Successfully reported this slideshow.
We use your LinkedIn profile and activity data to personalize ads and to show you more relevant ads. You can change your ad preferences anytime.

Ch22 sec1&2 new2012


Published on

A look at the causes and early U.S. involvement in Vietnam War.

Designed for high school U.S. History students, from "The American Nation" textbook.

Published in: Education, Travel, Business
  • Be the first to comment

Ch22 sec1&2 new2012

  1. 1. Ch. 23 The War in Vietnam Section 1: Background to Conflict Section 2: US Involvement & EscalationInfo from American Nation textvook: Fighting photo:, Paul S., Sterling Stuckey, and RinehartHolt. "Vietnam War." The American nation: Civil %27s_UH-1D.jpg/300px-Bruce_Crandall%27s_UH-1D.jpgWar to present. Annotated teachers ed. Austin, Map photo: Holt, Rinehart and Winston, 2001. Ch23. HoCMT.pngPrint.
  2. 2. Causes of the War Vietnams desire for freedom : After WWII, France reclaimed Vietnam as a colony. The Communist Vietminh fought against the French. The Domino Theory : The U.S. believed if the Communists took over Vietnam, communism would spread throughout Southeast Asia. South Vietnam fails to comply with Geneva Accords : After French rule ended in 1954, elections to unify Vietnam under one rule were set for 1956. However, the leader of South Vietnam refused to hold them. North Vietnam attempts to unite country under Communist rule : In 1959, North Vietnam began sending weapons to Vietminh in the south in hopes of uniting the country under Communist rule. U.S. supports anti-communist South Vietnam : The United States began to send South Vietnam military advisers and troops.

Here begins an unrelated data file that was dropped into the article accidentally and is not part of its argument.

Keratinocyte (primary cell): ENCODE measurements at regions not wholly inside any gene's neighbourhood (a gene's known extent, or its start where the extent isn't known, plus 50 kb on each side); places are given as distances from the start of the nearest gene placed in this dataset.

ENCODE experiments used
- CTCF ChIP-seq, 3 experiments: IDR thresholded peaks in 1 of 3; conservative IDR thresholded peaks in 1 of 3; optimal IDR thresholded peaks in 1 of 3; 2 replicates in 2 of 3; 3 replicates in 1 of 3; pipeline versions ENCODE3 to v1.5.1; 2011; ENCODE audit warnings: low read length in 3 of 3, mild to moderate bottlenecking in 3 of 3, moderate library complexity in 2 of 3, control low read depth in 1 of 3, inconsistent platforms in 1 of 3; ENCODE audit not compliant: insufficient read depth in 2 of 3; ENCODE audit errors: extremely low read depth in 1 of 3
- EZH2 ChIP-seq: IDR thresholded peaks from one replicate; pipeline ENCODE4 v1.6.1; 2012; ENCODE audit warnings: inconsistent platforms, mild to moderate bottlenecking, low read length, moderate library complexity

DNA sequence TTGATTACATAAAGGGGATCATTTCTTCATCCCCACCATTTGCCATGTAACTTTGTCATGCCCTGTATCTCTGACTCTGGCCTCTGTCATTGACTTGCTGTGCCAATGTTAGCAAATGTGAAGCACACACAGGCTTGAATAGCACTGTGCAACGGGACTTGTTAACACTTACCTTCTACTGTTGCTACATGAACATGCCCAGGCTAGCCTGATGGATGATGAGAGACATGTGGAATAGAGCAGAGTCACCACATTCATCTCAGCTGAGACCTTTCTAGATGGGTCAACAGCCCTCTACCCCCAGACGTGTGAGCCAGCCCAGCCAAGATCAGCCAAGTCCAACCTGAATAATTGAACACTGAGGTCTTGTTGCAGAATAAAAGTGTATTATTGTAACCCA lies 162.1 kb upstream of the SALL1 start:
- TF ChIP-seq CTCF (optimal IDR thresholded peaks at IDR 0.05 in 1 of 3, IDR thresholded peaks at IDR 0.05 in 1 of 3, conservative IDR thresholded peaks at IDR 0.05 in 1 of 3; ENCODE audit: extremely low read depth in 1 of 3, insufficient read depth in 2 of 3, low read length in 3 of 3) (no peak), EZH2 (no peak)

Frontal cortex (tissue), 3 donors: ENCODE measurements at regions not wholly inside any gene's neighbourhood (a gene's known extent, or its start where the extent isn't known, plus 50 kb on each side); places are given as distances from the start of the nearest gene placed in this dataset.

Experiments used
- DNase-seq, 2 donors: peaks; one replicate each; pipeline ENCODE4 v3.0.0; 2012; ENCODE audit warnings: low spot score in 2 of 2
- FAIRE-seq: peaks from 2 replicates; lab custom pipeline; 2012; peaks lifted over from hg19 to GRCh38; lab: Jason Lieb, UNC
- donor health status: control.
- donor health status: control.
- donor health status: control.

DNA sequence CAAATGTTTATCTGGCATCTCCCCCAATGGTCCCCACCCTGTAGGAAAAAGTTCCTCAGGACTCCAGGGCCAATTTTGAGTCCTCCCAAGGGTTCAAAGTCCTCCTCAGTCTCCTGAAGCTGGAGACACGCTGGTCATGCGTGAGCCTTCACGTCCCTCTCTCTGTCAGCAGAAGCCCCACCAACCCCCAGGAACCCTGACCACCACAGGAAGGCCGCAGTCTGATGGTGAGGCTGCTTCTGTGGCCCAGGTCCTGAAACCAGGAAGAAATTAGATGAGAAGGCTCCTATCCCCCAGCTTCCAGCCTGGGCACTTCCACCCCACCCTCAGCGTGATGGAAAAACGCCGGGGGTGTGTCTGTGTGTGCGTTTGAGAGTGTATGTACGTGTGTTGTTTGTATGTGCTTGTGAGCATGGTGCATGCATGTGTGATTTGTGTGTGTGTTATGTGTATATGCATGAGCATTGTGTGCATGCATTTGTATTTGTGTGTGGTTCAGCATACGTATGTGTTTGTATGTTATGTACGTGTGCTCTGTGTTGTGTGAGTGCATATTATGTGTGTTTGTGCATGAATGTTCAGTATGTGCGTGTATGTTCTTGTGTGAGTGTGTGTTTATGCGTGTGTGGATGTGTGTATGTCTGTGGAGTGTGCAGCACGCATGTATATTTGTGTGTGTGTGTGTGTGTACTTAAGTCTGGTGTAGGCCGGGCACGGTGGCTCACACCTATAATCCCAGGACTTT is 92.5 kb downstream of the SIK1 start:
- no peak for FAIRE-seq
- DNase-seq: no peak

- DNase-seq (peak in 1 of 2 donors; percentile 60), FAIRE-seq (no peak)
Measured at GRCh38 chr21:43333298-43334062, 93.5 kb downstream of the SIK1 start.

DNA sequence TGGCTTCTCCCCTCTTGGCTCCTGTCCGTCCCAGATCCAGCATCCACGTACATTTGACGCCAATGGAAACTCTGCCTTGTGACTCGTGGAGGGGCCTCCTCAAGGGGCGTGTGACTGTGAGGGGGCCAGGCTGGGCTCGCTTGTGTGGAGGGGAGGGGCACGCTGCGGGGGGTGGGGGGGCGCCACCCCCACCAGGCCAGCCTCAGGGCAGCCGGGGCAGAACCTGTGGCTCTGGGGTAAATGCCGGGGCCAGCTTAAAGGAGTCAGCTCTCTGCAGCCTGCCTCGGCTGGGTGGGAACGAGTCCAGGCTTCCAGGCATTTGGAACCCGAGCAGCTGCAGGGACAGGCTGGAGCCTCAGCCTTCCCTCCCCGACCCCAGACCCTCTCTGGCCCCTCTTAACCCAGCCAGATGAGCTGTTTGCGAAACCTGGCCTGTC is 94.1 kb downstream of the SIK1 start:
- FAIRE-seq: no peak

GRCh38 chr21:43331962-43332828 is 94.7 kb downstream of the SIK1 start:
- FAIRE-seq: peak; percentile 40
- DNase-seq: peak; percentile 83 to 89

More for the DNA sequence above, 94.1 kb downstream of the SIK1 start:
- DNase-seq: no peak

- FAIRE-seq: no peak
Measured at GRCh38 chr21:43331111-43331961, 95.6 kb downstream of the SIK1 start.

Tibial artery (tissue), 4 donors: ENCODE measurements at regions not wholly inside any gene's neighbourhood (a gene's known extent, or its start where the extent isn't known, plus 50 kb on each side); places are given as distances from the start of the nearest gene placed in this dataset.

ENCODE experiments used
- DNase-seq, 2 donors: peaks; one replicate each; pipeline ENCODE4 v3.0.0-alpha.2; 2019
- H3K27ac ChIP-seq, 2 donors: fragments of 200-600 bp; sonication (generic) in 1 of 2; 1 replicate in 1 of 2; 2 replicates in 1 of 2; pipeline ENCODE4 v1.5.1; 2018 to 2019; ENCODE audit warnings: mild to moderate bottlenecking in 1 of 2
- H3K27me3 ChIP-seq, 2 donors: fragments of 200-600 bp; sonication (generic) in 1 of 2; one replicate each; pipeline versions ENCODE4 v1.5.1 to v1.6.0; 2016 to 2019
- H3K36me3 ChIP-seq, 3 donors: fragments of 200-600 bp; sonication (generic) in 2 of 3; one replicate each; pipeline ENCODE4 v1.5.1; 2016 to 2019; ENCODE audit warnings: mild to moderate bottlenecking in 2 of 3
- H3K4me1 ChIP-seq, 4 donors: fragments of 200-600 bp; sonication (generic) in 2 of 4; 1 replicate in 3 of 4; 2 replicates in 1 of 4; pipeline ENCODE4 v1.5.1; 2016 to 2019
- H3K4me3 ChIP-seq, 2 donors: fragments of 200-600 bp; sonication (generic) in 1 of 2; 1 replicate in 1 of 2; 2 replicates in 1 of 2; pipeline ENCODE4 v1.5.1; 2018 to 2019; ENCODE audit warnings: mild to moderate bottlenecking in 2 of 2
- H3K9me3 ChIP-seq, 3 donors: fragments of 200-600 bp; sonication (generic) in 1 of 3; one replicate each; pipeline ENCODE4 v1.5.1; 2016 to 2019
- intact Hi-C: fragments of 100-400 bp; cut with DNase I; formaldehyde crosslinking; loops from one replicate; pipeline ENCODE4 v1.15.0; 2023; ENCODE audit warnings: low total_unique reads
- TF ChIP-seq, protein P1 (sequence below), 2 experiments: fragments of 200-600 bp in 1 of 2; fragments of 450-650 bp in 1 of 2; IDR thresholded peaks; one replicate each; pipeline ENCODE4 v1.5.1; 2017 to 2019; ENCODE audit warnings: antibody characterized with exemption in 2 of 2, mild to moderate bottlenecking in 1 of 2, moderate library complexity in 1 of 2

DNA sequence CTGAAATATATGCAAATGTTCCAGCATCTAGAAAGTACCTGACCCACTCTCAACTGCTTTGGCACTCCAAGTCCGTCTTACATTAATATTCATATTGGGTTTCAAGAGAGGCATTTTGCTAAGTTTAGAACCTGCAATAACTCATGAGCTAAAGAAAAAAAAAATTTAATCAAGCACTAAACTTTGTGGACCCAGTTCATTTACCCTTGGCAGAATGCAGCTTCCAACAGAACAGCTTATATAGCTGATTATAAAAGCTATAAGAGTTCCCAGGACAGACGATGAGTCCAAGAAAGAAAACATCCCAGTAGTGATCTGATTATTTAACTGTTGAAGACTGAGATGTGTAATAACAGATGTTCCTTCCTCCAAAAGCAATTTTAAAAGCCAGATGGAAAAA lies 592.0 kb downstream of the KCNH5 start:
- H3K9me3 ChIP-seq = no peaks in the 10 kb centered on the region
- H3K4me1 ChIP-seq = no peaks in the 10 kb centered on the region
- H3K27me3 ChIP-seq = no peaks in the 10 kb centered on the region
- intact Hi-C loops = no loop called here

3. 3. French Rule in Vietnam Vietnam had been a French colony for almost a 100 years. During WWII Japan invaded Vietnam and took it over. After WWII the French attempted to regain control over Vietnam but was met with resistance from Ho Chi Minh, a communist leader of the Vietminh, also called the Vietnamese Nationalists. _Minh_1946_cropped.jpg
  4. 4. French vs. Vietminh  The Vietminh were based in the north and fought against the French who were based in the south.  The U.S. backed the French with money and supplies because Eisenhower feared domino theory.  The French were ousted out of Vietnam in May 1954 when they were overran at Dien Bien Phu. hu002.jpg/800px-Dien_Bien_Phu002.jpg